Additionally, since the CCSS math standards were released in 2010, and if we assume it took 2 more years to get them into schools (2012), then the last three years of underachievement (2012 – 2015) which Boaler cites can be blamed on the use of the Standards themselves. Now I know that this is completely wrong, but I think it shows that Boaler’s repeated claim about this issue taking place during the “last decade” is illogical.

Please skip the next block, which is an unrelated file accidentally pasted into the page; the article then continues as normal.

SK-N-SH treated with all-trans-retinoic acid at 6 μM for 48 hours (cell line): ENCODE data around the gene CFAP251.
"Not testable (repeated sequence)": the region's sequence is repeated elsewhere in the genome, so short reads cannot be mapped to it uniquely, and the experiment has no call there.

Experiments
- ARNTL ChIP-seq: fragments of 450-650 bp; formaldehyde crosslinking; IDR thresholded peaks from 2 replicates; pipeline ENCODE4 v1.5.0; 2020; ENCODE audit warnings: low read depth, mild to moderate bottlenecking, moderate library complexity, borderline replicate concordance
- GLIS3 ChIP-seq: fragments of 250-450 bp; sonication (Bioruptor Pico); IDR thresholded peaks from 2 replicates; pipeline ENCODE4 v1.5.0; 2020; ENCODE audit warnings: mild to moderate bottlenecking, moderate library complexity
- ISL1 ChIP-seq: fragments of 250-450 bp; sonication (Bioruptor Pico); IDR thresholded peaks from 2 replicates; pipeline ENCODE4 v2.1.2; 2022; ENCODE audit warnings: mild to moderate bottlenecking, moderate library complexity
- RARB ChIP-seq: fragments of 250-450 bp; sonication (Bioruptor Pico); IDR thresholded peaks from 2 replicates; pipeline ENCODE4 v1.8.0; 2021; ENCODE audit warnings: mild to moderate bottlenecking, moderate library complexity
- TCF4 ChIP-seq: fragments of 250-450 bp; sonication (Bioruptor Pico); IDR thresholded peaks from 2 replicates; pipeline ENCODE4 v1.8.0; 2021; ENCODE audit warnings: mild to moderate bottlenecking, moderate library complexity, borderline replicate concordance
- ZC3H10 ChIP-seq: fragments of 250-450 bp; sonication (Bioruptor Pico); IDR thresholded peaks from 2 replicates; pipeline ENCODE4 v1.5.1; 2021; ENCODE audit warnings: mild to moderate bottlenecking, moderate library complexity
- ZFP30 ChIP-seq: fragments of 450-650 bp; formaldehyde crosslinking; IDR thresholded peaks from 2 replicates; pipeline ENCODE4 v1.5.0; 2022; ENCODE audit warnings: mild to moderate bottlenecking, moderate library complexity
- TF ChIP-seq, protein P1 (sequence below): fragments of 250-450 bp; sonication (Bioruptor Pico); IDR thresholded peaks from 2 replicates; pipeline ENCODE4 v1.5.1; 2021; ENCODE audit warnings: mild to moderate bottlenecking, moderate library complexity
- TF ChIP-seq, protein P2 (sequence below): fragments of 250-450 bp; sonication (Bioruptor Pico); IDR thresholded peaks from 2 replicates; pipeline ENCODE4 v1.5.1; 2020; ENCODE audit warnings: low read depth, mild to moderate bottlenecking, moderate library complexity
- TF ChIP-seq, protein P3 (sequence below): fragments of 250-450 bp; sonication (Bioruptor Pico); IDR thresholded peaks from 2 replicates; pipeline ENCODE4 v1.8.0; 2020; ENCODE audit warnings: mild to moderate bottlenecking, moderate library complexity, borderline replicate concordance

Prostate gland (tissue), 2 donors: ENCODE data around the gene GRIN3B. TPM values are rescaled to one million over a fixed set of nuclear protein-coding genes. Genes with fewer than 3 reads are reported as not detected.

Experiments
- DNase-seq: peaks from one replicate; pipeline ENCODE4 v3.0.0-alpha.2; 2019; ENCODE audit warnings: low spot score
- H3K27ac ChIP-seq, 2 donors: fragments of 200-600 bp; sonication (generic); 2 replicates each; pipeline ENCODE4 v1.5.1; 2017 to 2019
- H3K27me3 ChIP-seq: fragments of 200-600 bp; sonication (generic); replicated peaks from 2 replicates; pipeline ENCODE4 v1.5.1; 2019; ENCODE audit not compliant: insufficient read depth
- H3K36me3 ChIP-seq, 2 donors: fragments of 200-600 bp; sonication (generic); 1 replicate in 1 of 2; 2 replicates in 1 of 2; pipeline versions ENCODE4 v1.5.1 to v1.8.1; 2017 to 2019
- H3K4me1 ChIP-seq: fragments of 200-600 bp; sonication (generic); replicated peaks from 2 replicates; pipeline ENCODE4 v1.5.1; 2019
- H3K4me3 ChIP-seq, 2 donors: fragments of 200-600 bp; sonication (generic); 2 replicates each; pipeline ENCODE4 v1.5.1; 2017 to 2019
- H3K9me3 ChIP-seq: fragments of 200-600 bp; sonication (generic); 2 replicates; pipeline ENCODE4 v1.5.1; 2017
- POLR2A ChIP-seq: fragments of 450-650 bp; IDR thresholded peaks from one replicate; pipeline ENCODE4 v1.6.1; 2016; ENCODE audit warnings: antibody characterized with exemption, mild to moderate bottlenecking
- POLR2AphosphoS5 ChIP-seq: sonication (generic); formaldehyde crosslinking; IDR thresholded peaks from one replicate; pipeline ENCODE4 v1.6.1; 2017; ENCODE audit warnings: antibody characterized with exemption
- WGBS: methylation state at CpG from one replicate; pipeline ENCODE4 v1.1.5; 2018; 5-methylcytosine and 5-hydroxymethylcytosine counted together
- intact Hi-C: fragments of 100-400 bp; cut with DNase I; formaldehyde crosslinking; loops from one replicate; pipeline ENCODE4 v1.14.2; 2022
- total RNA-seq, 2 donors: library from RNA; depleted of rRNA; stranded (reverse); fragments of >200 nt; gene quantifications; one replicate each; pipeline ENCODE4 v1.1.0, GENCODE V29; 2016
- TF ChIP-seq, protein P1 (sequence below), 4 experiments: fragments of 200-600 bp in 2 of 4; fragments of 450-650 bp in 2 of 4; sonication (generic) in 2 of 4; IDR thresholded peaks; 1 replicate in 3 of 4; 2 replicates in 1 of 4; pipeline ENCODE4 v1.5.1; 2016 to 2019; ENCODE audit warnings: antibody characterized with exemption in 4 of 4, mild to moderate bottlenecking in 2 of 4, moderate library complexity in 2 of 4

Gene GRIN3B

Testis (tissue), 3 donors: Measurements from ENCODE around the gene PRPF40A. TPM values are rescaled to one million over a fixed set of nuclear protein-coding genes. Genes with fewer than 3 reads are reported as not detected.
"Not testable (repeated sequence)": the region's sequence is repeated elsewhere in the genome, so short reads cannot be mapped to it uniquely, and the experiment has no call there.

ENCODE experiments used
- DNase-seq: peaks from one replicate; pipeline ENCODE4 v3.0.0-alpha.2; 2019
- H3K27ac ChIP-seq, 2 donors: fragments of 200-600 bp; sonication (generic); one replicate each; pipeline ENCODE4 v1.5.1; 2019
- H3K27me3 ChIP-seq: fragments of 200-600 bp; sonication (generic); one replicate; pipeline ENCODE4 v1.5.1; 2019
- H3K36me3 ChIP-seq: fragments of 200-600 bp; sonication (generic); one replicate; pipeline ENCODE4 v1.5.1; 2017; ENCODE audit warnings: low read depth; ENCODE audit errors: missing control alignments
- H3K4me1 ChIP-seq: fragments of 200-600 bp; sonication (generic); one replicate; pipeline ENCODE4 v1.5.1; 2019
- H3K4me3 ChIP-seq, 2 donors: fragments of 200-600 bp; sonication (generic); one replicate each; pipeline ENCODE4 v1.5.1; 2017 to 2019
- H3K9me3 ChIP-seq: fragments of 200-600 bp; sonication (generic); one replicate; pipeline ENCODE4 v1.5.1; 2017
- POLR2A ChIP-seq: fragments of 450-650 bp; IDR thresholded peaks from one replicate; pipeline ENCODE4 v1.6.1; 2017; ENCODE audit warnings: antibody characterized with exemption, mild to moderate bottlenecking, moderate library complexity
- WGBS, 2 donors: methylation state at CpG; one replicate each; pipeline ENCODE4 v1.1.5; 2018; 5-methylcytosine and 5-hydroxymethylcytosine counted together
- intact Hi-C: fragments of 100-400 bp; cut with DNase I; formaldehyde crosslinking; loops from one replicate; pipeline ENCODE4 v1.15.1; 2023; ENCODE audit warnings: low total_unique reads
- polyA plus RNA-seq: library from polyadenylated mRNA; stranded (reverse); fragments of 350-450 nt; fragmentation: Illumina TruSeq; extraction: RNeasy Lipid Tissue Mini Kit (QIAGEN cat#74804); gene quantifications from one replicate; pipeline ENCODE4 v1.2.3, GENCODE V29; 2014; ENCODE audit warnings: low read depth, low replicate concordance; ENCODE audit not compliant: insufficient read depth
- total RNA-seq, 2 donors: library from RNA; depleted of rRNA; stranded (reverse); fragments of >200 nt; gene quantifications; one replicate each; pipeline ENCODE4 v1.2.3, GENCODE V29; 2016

Oddly enough, for a piece that trots out the importance of advancement in brain sciences, there is not a lot of factual information about what neuroscience says about learning mathematics. For example, Boaler states that memorizing multiplication facts does not prove that one is “advanced” mathematically, but never states why this is true. Stanislaw Dehaene, in his wonderful book “The Number Sense,” does provide us with an explanation: multiplication facts are stored in the basal ganglia of the brain, which means they are remembered “linguistically.” He goes on to state that this is also the part of the brain which memorizes things like song lyrics, nursery rhymes and prayers. Thus, Boaler is correct when she states that recalling multiplication facts is not in and of itself a mathematical process, but used no evidence to back this up.